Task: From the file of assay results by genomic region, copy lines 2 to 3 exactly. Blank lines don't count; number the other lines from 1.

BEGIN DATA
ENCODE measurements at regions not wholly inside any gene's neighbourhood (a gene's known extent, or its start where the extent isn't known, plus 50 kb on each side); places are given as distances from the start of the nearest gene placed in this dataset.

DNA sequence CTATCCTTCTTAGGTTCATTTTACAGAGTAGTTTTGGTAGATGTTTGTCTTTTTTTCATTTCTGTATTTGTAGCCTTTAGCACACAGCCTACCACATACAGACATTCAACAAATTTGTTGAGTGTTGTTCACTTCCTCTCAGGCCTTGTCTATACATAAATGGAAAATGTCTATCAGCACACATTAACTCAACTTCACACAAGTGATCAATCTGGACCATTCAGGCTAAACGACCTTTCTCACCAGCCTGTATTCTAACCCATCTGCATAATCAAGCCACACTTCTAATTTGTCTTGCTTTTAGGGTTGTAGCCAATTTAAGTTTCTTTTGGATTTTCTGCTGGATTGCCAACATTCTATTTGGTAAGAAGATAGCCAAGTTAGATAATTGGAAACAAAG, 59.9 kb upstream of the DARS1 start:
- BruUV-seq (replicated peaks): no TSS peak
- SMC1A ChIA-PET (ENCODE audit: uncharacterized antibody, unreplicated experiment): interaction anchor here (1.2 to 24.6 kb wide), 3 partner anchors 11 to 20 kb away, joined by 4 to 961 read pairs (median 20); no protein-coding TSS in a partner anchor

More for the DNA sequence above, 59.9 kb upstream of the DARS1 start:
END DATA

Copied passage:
DNA sequence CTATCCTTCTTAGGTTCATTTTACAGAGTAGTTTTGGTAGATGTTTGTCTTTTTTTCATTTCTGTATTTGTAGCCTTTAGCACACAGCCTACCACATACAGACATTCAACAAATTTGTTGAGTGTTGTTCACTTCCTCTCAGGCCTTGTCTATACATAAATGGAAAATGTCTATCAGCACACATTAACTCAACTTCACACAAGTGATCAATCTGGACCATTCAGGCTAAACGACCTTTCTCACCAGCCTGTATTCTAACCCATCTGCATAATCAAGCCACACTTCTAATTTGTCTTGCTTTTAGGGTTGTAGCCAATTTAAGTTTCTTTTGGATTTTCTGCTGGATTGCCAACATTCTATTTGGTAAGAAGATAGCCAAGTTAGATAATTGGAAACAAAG, 59.9 kb upstream of the DARS1 start:
- BruUV-seq (replicated peaks): no TSS peak